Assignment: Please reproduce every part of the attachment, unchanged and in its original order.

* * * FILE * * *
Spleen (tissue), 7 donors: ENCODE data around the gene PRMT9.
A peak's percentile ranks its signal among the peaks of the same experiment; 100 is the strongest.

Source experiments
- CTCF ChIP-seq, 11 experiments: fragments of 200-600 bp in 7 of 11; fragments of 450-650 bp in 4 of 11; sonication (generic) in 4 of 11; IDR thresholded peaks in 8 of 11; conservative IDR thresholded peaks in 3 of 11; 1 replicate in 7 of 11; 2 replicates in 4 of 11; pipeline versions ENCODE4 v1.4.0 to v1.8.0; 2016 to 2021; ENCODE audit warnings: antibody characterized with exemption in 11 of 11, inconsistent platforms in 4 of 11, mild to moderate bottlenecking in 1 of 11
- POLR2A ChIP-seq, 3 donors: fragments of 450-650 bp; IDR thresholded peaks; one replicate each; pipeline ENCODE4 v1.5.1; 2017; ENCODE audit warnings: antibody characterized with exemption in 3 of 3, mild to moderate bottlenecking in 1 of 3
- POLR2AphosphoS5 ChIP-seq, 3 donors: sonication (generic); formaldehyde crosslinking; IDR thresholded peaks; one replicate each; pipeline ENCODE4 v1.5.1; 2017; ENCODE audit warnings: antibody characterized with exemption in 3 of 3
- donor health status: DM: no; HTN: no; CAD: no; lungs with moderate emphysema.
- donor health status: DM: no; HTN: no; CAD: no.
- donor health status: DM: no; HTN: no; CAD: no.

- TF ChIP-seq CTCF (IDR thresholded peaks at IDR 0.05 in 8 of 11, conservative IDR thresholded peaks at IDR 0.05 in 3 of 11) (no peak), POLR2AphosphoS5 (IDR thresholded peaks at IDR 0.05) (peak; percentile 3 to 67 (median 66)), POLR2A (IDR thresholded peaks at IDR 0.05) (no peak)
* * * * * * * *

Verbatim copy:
Spleen (tissue), 7 donors: ENCODE data around the gene PRMT9.
A peak's percentile ranks its signal among the peaks of the same experiment; 100 is the strongest.

Source experiments
- CTCF ChIP-seq, 11 experiments: fragments of 200-600 bp in 7 of 11; fragments of 450-650 bp in 4 of 11; sonication (generic) in 4 of 11; IDR thresholded peaks in 8 of 11; conservative IDR thresholded peaks in 3 of 11; 1 replicate in 7 of 11; 2 replicates in 4 of 11; pipeline versions ENCODE4 v1.4.0 to v1.8.0; 2016 to 2021; ENCODE audit warnings: antibody characterized with exemption in 11 of 11, inconsistent platforms in 4 of 11, mild to moderate bottlenecking in 1 of 11
- POLR2A ChIP-seq, 3 donors: fragments of 450-650 bp; IDR thresholded peaks; one replicate each; pipeline ENCODE4 v1.5.1; 2017; ENCODE audit warnings: antibody characterized with exemption in 3 of 3, mild to moderate bottlenecking in 1 of 3
- POLR2AphosphoS5 ChIP-seq, 3 donors: sonication (generic); formaldehyde crosslinking; IDR thresholded peaks; one replicate each; pipeline ENCODE4 v1.5.1; 2017; ENCODE audit warnings: antibody characterized with exemption in 3 of 3
- donor health status: DM: no; HTN: no; CAD: no; lungs with moderate emphysema.
- donor health status: DM: no; HTN: no; CAD: no.
- donor health status: DM: no; HTN: no; CAD: no.

- TF ChIP-seq CTCF (IDR thresholded peaks at IDR 0.05 in 8 of 11, conservative IDR thresholded peaks at IDR 0.05 in 3 of 11) (no peak), POLR2AphosphoS5 (IDR thresholded peaks at IDR 0.05) (peak; percentile 3 to 67 (median 66)), POLR2A (IDR thresholded peaks at IDR 0.05) (no peak)